Character Education – intentionally teaching our children about character has been such an integral part of raising our children.
How do you define Character?
My definitions are:
Character choices are the actions that reflect our value system.
Character is the outworking of the beliefs that are in the heart.
Character is the quality of your response to people or circumstances.
Character is a Moral Issue – not a Spiritual One
As a Christian family we have to come to understand that being a person of character is not a matter of faith – though our faith of course shapes our values. Every person – regardless of faith has character (both good and bad).
Character is a moral issue – character is the words we give the actions that are based on moral choices. For example, we would say a person with character will show respect. Respect is the action that comes from the belief that all people are made in the image of God and are to be treated with care. We would also say that a person with character will be punctual. Punctuality is the action that comes from valuing time.
6 Capacities that make us Human
As I look at each person in my family – any person really – I see 6 different capacities that we have been created with that makes us human:
- Spiritual – we have the capacity to know God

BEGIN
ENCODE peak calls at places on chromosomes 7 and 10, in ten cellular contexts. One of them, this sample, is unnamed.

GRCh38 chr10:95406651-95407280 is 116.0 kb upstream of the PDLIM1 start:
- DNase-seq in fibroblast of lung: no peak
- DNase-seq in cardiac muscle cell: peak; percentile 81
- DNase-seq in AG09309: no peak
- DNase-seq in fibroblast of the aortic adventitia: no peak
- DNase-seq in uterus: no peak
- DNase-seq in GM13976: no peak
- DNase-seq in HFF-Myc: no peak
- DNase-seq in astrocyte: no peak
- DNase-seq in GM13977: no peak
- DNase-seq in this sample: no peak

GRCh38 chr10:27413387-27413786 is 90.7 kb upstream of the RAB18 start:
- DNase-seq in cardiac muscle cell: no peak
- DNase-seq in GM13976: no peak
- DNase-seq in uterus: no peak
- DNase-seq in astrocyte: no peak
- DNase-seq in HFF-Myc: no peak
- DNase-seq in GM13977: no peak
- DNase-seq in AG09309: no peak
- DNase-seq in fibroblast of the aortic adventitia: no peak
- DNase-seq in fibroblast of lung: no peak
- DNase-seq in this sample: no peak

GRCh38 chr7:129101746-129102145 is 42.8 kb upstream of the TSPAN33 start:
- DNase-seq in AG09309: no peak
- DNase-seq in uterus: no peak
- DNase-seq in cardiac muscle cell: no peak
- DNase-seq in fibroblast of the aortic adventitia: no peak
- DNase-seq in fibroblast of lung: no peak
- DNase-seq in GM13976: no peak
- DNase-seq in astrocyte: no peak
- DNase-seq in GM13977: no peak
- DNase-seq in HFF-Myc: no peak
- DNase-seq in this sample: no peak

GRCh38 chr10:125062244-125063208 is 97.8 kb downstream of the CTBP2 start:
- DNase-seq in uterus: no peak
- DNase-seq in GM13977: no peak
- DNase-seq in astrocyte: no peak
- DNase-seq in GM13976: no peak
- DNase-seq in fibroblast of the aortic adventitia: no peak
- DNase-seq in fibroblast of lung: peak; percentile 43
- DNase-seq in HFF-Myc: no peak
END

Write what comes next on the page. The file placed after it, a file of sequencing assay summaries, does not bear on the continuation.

- Moral – we have the capacity to know right from wrong
- Emotional – we have the capacity to express feelings
- Social – we have the capacity to build relationships with others
- Intellectual – we have the capacity to learn and know things
- Physical – we have the capacity to do things with our body
These capacities are not issues of faith – they are the capacities of being human. When it comes to morality every person has the capacity to know right from wrong – and over the ages, and through different cultures we see morals differ and vary. This is where a Christian faith and worldview comes in – our faith in Jesus Christ will shape our morals. But living to those morals does not make us a Christian.
There’s a difference between Spiritual & Moral capacities
It is a our faith in Jesus that makes us a Christian. We are unable to be good enough, to live moral enough lives for God to connect with us, without Jesus. We need to see these issues clearly before we teach character to our kids – and we then need to make it clear to them that being good, doing the right thing, does not make them a Christian. We are all sinners – that is we all have the desire to do things our way, without God. When we become a Christian our hearts are changed so that we desire to do things that please God. So yes, we will do good things, but that is to honour and serve God, not to gain his love or our salvation.
Character is a Life Skill
Since I define character as the quality of our response to people or circumstances – it is a lifeskill. As we define character choices to our kids we are teaching them how to respond to life but by coming at these skills with a moral foundation we are giving them a reason why it is the right (or wrong thing) and this gives them the skills to make choices when you or another authority aren’t with them and making them do the right thing..
This is the key – for our children to be self-governing they have to be able to make a choice. They may make a wrong choice – and we’ll have to help them deal with the consequences of that choice. But when they are informed, when their hearts are given values to base their choices on – then they can choose to make good choices as well.